Don’t Pluck Out White Hairs, Experts Advise
Experts advise cutting, not pulling out, stray white hairs since plucking them out can lead to hair loss. Many people pluck gray hairs, but experts advise against it and say that cutting is less likely to cause damage to follicles.

Graying hair can be stressful for anyone, but even more so for young people, who are sensitive to even small signs of aging.

But scientists say the color change is a natural part of pigment cells’ aging that can occur relatively early in life. The emergence of gray hair is largely governed by genetics, and premature graying tends to run in families. Stress and poor nutrition may also be to blame.

Some 25-35 follicles come out of a pore on the scalp in our lifespan and a follicle lives for two to three years. Thus if a hair is plucked out, it cuts what might be called the pore’s productivity by up to three years, advancing the time of sparse follicle growth or baldness.

There is another reason not to pull out white hair. People think that once a white hair comes out of a pore, only white hair grows there. But, except for those in their 60s or older, that is not true. When people are under severe stress, suffer from a disease or become weak, they can have white hair temporarily and then black hair again.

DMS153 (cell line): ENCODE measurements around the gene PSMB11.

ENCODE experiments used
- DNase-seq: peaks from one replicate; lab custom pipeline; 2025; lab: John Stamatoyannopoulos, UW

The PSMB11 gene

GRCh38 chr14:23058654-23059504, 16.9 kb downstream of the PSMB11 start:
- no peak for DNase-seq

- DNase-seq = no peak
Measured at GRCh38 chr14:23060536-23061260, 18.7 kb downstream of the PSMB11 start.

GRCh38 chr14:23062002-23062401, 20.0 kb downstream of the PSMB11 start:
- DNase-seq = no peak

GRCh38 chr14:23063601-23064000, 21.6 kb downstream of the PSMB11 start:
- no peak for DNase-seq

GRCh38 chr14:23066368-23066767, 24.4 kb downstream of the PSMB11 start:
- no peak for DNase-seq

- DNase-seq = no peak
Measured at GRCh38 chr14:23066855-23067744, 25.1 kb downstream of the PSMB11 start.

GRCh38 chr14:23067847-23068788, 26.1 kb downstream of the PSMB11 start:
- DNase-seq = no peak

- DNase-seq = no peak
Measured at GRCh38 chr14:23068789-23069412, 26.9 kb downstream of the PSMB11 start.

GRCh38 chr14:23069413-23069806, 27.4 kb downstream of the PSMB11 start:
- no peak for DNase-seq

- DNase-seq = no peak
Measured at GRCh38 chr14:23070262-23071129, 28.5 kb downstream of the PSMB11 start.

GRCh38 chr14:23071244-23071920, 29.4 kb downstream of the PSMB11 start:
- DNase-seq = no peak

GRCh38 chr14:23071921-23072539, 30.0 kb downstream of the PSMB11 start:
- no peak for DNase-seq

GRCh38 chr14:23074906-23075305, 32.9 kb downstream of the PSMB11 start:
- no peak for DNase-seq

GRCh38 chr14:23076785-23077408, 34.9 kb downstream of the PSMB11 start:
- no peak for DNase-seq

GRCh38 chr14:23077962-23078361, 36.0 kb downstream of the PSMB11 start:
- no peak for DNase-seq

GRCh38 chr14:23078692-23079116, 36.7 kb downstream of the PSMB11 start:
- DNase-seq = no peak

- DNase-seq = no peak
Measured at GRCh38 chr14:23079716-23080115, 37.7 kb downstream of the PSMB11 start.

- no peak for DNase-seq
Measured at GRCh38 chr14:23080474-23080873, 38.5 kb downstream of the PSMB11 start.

Premature Graying of the Hair and Chinese Herbs
The first step in treating hair loss naturally is to improve Qi and Blood circulation to the head/scalp, as well as improve the quality of the Blood. Early intervention is the key to limiting hair loss and promoting hair re-growth; in other words, if we just began to notice hair loss last week a course of herbal therapy is not going to last as long as someone who has been slowly losing hair for years. Herbal tonic treatment can last 6 months or longer depending on the severity of the condition and the length of time that the condition has existed. Kidney Essence may have to be re-enforced throughout a lifetime for those who have genetic dispositions towards Kidney Deficiency.

Premature graying of the hair is also a key indication of Kidney Deficiency and tonic herbs such as fo-ti have long been utilized for graying of the hair. Many people are alarmed at losing hair or about graying prematurely and the impact on their outward appearance, but in Chinese medicine the whole body must thrive in order to have luscious strong healthy hair. Chinese medical theory dictates that beauty comes from inner wellness and it is not enough to simply apply herbs tonic and conditioners to the hair; one must strengthen the organ systems that insure blood circulation and nutrient delivery to the hair for lasting improvement. While Chinese herbs are no quick fix to hair loss, it is reassuring that addressing hair loss through Chinese medicine works towards true wellness, and is not just an attempt to gloss over what is likely a symptom of greater health imbalances.